Samsung sues Nvidia, alleges benchmark fudging

November 12, 2014 | 12:00

Tags: #benchmark #exynos #lawsuit #legal #patent #tegra #tegra-k1

Companies: #nvidia #samsung

Samsung has responded to Nvidia's lawsuit claiming patent infringement with a suit of its own, accusing its rival of infringing Samsung patents as well as fiddling benchmark results to give its Tegra chips an artificial boost.

Nvidia filed suit against fellow ARM licensees Samsung and Qualcomm back in September, accusing the companies of infringing seven patents held on graphics processing unit (GPU) technologies including mobile GPU design, programmable shaders, unified shader hardware and multithreaded parallel processing. It marked the first time Nvidia had initiated legal proceedings using its 7,000-strong patent portfolio, with previous negotiations with companies including Intel leading to licensing agreements rather than lawsuits.

Samsung's response to the case is predictable: a counter-suit, claiming that Nvidia is infringing six Samsung patents while naming Velocity Micro as an alleged infringer of a further two patents. According to a write-up of the case on the registration-required Law360 site first reported on by Engadget, the suit also accuses Nvidia of attempting to 'confuse customers' with misleading benchmarks designed to show the Tegra K1 processor as outperforming Samsung's own Exynos 5433 when, Samsung argues, the reverse is true.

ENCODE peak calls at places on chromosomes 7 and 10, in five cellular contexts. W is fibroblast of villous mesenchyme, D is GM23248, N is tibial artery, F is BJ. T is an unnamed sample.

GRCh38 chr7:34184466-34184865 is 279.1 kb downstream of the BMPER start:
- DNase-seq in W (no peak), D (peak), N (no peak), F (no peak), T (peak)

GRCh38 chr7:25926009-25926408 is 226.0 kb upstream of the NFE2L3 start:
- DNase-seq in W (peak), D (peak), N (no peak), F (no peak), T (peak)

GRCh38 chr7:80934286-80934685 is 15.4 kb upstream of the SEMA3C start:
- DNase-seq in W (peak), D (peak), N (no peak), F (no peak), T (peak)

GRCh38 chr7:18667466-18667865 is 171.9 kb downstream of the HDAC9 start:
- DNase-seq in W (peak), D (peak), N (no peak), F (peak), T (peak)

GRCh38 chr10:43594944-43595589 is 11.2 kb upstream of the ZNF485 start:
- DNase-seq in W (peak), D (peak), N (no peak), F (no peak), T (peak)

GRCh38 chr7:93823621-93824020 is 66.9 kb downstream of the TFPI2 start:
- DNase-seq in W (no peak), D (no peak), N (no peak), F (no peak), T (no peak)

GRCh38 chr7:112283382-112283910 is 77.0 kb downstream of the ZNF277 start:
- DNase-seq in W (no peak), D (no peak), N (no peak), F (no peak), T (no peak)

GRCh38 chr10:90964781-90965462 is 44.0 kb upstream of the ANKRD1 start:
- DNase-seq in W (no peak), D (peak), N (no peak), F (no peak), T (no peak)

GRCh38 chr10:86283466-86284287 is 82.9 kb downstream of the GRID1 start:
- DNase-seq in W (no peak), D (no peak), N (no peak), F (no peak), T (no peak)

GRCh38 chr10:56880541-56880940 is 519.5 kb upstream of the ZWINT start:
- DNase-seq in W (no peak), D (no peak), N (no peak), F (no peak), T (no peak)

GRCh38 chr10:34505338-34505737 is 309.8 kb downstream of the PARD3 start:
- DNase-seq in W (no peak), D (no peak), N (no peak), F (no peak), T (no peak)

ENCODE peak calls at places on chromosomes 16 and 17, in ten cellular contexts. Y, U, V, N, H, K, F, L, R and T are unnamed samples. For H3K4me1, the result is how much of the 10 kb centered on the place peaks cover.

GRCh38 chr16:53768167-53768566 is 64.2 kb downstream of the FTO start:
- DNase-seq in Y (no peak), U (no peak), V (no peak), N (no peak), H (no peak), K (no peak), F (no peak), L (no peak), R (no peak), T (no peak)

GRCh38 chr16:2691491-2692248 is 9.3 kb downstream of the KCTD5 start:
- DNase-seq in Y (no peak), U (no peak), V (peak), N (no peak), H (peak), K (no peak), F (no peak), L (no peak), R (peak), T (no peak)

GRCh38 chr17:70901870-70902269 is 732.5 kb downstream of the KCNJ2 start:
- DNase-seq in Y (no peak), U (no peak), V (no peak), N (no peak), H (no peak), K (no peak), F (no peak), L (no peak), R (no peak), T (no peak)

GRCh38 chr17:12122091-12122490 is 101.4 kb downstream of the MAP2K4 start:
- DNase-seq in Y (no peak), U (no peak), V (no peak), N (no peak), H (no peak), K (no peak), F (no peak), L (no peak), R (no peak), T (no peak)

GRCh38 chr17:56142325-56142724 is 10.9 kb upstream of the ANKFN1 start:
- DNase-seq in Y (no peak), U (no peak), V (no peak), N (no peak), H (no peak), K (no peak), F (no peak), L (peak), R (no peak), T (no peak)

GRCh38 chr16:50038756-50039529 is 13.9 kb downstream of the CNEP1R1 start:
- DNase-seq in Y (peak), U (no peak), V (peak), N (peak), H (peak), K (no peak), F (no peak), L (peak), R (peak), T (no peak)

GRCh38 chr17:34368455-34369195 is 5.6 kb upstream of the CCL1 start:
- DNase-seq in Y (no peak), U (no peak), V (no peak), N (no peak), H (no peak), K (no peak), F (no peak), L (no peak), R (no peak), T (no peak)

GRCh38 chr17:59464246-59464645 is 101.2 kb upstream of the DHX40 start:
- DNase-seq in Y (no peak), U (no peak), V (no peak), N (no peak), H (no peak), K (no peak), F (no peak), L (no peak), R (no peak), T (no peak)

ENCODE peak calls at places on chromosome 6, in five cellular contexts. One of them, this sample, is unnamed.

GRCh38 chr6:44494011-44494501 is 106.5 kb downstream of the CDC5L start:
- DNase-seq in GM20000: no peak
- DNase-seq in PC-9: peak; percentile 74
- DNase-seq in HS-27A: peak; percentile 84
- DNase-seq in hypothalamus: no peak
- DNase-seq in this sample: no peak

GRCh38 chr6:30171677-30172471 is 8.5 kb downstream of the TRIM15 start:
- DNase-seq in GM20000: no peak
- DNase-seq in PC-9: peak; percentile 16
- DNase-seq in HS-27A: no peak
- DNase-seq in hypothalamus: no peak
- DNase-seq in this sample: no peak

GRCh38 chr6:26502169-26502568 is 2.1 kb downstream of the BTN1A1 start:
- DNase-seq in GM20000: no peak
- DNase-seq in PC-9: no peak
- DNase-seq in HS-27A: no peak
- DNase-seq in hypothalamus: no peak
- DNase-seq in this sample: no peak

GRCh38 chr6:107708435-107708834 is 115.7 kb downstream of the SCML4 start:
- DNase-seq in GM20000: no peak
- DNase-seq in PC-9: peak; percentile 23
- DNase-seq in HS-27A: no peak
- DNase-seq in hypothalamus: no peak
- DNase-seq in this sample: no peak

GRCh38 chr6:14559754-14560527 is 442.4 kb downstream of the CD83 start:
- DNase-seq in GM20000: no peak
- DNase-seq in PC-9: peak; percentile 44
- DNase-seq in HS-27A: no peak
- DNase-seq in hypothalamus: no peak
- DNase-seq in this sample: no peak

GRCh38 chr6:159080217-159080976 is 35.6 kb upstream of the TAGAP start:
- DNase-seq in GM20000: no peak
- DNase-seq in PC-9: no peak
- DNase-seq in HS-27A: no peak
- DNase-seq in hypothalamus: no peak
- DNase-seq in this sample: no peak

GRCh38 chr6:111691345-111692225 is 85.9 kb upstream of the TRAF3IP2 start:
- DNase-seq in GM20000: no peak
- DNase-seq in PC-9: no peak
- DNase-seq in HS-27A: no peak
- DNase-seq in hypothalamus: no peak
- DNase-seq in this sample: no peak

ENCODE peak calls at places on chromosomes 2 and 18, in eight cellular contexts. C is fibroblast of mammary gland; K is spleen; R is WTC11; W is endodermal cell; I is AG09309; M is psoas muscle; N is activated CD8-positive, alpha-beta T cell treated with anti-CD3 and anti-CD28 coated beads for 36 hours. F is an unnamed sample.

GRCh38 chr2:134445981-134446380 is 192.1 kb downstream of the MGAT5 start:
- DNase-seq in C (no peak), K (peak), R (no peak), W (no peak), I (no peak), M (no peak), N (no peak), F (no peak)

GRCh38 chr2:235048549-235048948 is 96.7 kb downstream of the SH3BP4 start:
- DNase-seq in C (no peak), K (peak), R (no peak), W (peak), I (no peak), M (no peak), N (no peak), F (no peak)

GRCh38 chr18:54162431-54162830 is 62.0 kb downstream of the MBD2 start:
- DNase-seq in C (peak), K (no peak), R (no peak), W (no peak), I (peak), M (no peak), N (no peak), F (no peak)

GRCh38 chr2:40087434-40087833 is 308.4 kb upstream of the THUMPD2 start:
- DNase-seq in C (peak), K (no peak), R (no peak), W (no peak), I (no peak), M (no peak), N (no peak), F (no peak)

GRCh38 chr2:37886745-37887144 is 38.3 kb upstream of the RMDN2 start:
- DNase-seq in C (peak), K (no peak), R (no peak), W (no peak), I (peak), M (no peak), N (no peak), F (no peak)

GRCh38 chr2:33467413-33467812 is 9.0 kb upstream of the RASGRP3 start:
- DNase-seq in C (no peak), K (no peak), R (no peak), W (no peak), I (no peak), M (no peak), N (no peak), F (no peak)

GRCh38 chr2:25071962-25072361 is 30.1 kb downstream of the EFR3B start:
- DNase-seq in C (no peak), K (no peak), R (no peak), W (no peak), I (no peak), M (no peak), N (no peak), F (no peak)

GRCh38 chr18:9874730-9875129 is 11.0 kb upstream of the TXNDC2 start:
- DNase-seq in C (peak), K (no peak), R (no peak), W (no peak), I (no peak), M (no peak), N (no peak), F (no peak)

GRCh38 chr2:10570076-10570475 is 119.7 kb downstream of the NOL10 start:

Nvidia has stated it is actively examining the case, but has already issued a strong rejection of Samsung's benchmark-fudging claims. The benchmarks used, Nvidia has told the site, used unmodified software on a stock-standard installation on both devices - allowing no room for customisation or other tricks to fudge the benchmark results.

Samsung's claim of benchmark-fiddling comes after the company was found to be placing a secret turbo mode into its own Exynos mobile processors which would boost their performance above normal levels when benchmark programs were detected, but not allow the same high-performance mode to be accessed by any other program. Further, renaming the benchmark's executable would result in the company's benchmark-detection system failing to spot the package - resulting in a true measure of real-world performance some 20 per cent lower than its 'official' results.
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